I mainly surf in Zuma Beach, but really I will surf all over. I live on the Eastside of Los Angeles, so sometimes I will drive down to Newport Beach, and then sometimes up north to Ventura County, which is about the same distance. But you get such a different read on people depending on where you are. Ventura County is like no one talks to you, everybody just stays to themselves, everyone is really polite.
But then you go to Newport and Orange County, and the guys have these bleached blonde tips (laughing), and like, it's a totally different weird scene. It's pretty cool. I actually really like the driving, and sitting in my car. Usually I'll take off at 6 am in the morning, I don't even really realize that I am doing the drive until I get there. I'll stop in the valley, grab a quick cup of coffee, show up at the water, and kind of rub my eyes, jump in the water, and just wake up. And then on the way back, I sit in my car, and answer all my business phone calls, and by the time I get back to the studio I can work. So it works for me.
What time do you get back to your studio?
I'd say probably 11.
Can you talk further about what interests you with your recent paintings in regards to colors?
With the butterfly works, they are a really good vehicle for me to explore color, kind of boundlessly, without being too regimented to reality, and I can then play with the idea of seeing with these photographically painted backgrounds on some, and some with vacant backgrounds, and I can adhere more to the rules of what something should and shouldn't look like with that. But with the butterfly works, I can just paint with color. Which I really like a lot, just messing with the alchemy of different colors. So we have done a bunch of pieces where some have this background, and others don't. The new pieces, like the works installed at MOCA, all have these unnatural formations of the swarm into these circles, which has been really fun to take a theme, and just push it, which has been really exciting.
Is there a theme to these new works?
The initial jumping off point for these new works is the opening numbers of Wagner's Ring Cycle. Within that, The dwarf Albrecht goes to the bottom of the Rhine River and steals this magic gold from the Rhine maidens. It just leads to this insanely long, crazy story dealing with incest, gods, and then he takes this gold and makes a ring of power, and so I took that idea of harvesting something from the natural world , and then manifesting something synthetic, man-made out of it. All my work deals with these notions of "the wild", and "society." What we can control and what is chaos. I like playing with this idea back and forth, and finding different utterances. With the kids that I paint, there is the psychological representation of that before they are convinced that these are the set of emotions of what adults have, this is what you are supposed to wear, this is what you are supposed to do, and then they are still doing this kind of improvisational living, which is what I feel like animals do. And then I have also been painting these bored cops lately. The cops are there to enforce us if we get too wild, but then if they are bored, then maybe it's about we are not being wild enough? I've been obsessed with bored cops, and also the flower sellers at the end of highway ramps, like how it is illegal for them to sell flowers there. Those are the new, I don't know what that means, but I like pushing those ideas back and forth.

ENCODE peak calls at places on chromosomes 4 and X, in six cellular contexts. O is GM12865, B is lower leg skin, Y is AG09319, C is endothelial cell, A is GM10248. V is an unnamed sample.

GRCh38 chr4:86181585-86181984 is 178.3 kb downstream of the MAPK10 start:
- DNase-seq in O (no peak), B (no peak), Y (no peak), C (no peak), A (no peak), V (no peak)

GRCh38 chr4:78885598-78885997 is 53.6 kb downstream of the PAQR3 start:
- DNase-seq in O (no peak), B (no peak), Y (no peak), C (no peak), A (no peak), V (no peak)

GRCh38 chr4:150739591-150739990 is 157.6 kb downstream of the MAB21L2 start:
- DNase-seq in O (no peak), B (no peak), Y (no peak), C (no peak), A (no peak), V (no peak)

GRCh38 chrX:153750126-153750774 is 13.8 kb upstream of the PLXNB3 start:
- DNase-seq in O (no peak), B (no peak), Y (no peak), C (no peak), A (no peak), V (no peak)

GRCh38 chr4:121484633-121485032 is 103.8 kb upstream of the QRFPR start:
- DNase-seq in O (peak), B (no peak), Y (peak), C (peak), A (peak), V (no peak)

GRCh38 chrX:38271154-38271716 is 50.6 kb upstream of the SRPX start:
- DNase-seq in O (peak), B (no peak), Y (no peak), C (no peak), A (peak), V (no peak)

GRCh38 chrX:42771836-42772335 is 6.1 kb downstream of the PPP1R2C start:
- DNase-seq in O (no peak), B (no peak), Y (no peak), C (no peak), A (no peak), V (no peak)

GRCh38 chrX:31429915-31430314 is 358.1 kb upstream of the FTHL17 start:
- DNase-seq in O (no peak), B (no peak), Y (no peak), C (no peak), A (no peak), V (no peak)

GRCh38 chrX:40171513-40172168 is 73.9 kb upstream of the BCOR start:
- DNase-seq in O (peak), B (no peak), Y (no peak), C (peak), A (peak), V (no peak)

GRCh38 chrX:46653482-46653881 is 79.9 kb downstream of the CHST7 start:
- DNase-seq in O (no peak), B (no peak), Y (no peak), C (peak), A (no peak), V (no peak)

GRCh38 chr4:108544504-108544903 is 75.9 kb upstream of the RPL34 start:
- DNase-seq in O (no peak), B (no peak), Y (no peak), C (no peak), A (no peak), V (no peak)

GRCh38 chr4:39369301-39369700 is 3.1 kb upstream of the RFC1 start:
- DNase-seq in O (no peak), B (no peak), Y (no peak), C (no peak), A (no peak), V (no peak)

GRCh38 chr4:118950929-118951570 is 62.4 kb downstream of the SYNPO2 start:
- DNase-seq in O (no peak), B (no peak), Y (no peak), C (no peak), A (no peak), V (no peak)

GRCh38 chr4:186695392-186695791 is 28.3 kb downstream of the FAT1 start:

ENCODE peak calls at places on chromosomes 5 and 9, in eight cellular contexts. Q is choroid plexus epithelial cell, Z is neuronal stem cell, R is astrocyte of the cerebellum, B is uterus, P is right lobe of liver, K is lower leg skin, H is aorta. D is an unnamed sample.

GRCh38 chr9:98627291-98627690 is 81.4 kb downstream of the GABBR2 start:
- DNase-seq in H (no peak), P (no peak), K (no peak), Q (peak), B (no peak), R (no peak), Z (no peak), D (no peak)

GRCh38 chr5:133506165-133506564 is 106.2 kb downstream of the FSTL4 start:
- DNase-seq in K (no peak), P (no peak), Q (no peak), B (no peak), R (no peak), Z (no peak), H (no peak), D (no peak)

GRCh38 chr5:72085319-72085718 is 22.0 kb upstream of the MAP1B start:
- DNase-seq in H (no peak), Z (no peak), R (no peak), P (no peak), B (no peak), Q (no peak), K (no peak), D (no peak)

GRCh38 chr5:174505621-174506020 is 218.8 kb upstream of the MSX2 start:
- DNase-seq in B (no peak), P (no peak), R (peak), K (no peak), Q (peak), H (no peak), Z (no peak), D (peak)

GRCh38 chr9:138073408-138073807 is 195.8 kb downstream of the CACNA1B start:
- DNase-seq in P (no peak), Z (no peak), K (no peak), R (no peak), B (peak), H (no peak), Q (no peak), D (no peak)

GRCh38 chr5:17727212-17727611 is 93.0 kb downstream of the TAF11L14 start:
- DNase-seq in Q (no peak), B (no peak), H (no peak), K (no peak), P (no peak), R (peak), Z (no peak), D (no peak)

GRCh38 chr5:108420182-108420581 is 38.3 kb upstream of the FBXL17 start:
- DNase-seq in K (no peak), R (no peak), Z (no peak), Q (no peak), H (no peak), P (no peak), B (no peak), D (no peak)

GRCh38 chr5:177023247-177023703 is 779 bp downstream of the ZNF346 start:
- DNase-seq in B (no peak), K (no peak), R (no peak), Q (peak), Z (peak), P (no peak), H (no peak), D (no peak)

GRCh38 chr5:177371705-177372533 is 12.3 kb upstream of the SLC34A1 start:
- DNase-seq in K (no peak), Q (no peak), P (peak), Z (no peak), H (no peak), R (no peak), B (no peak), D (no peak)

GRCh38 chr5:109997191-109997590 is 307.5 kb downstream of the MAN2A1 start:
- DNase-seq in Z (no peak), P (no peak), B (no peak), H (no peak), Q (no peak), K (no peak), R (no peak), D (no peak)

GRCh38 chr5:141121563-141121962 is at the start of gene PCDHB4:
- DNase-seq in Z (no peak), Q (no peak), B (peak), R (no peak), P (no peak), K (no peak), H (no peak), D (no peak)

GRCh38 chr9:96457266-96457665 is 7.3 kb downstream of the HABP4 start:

Do you think there is humor in your work?
I hope so. I mean, I hope there are levels to it, like aesthetically, and hopefully beyond that. I think we need to laugh at this condition, so I think people find humor in it, sometimes I am afraid of that. I worry about it sometimes, because everyone is so serious in the art world, but then I look around at artists that I admire like John Currin and Ed Ruscha, and I think they are always doing funny paintings. These darkly funny works. And that makes me really happy.
Who are other contemporary painters that you admire?
Oh, I love Daniel Richter. I did a show in Hamburg at this collector's place, and he had this insane collection in the basement of his private museum. There were racks and racks of paintings. There were these Daniel Richter's on sliding racks, and then there would be six Richard Prince's, and you would be like "fuck!" and then the Daniel Richter's just struck me, they just hit me. I'd seen pictures of them before, but seeing this stuff in person was really, really powerful. I hadn't felt this way about works in awhile, really since David Hockney, had I really felt any power in person. He also had some amazing Peter Doig works as well, which were great to see. For the show, I got a new suit, and I am in Hamburg with my wife, and we show up at the opening, and nobody talked with us the entire night, because I was wearing a suit, and nobody knew I was the artist. It was really rad and strange, my wife and I were grinning idiots in the corner, thinking what do we do (laughing).